Money&Co.’s communications director is Martin Baker, the author and award-winning journalist. He has just written a short, very timely book that attempts, in the words of the cryptocurrency industry, to “mine” the truth from the fictions surrounding Bitcoin, cryptocurrencies and the blockchain technology that underpins them.
Did somebody really buy two pizzas using Bitcoin – at a cost of $9 million each? (the answer is: it’s an apocryphal tale with some truth to it – so… well, probably, sort of…) Is there a secret, central control at the heart of these things? Is the blockchain technology as revolutionary as, for example, the new internet protocols were back in the days of the first tech-stock gold rush and consequent market bubble?
“Mining” the answers to these questions and others isn’t easy. The author argues that cryptocurrencies are creatures of the digital, post-truth ethos that has come to define the foothills of the 21st Century. Trying to apply old-fashioned journalistic techniques to a series of peer-to-peer transactions loosely – possibly misleadingly – lumped together under the umbrella term “market” is like trying to nail a whirlwind to the floor.
“Are the sources I use reliable?” asks Martin. “For example, are the figures for the market capitalization of the cryptocurrencies accurate? I’ve used the best sources I could find. They’re generally trusted, but there’s little guarantee that they’re accurate. Then again, there’s little point in lamenting the lack of centralized data-tracking and verification authorities: it’s probably not possible, and look at what happened in the mainstream markets, when a character like Bernie Madoff was a member of key committees concerned with the probity of data and related trades,” he adds.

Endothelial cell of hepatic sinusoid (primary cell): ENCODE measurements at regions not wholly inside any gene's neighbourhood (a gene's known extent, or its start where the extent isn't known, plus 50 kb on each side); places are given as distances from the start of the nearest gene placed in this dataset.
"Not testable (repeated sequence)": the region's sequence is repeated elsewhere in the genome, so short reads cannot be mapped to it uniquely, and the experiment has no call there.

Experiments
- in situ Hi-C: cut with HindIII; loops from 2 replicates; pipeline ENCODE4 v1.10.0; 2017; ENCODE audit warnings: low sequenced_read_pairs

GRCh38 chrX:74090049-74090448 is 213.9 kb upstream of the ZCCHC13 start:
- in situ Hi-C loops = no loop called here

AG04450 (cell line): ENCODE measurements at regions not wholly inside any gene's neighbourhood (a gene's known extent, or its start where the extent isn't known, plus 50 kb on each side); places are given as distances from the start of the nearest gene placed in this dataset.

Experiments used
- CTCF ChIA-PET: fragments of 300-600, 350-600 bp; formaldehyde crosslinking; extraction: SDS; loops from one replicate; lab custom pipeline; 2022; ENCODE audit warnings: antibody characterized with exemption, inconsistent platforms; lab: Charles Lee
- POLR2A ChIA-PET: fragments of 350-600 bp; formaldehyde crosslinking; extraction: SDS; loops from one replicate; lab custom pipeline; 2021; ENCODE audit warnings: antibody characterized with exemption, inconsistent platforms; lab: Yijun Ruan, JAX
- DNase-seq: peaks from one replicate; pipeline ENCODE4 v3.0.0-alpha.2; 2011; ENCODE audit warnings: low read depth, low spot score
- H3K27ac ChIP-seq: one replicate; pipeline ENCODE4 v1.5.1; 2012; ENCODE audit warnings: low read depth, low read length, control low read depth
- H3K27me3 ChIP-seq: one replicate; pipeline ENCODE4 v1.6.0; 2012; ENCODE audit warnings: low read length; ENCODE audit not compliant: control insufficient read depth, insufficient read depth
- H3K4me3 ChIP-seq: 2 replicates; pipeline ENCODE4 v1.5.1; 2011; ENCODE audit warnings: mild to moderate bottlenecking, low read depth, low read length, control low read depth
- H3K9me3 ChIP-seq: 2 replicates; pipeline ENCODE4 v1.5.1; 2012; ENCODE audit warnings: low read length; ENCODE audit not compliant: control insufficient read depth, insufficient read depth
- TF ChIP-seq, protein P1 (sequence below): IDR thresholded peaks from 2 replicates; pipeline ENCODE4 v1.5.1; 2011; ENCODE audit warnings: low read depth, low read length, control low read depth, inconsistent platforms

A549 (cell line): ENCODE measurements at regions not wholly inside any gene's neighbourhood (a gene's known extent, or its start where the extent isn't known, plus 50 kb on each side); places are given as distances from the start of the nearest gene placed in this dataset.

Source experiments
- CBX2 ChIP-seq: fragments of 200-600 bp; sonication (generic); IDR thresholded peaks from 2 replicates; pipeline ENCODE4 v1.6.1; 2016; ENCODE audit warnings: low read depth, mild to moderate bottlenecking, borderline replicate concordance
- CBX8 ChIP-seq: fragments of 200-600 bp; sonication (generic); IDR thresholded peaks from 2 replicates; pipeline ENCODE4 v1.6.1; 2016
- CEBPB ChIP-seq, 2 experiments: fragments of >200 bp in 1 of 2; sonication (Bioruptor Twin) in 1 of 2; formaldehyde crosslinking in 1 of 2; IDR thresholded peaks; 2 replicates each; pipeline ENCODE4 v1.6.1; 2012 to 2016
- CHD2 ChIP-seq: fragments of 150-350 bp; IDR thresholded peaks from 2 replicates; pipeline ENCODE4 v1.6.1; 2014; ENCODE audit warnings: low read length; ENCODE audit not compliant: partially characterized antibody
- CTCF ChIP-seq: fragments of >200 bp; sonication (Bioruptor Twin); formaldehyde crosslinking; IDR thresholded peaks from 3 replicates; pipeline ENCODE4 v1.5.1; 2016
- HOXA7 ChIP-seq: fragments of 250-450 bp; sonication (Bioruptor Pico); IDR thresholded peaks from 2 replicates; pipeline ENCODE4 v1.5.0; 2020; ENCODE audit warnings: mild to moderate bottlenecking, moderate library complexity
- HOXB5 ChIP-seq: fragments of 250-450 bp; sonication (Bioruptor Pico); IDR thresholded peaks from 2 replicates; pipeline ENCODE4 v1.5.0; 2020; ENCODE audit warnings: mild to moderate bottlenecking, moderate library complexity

His research has led him to unearth some of the politics and the paranoia surrounding cryptocurrencies: “While steam-age fact-checking and reporting techniques may not work very well for the extraordinary stuff going on around Bitcoin and cryptocurrencies, it does have traction with the establishment – government, banks and the mainstream in general do not like cryptocurrencies at all.”
The book does not attempt prediction or analysis. But it does describe market phenomena; it decodes the jargon and the occasionally mystifying technical terms; it offers a guide as to how to find exchanges, commentary, and basic guidance as to how to get involved in dealing in cryptocurrencies (digital wallets, dealing, etc) – if individual investors are brave enough to do so.
Bitcoin, Cryptocurrencies and Blockchain, 2018 – Mining Truth From Fiction is published by Wet Zebra Media, and is available as an e-book for £5. For more, CLICK HERE.
Martin chairs a new Money Matters podcast discussion on cryptocurrencies – click here to listen to the 15-minute discussion. The panellists are Money&Co. CEO Nicola Horlick, Lib Dem House of Lords finance spokesman, Baroness Susan Kramer, and David Buik of investment Bank, Panmure Gordon.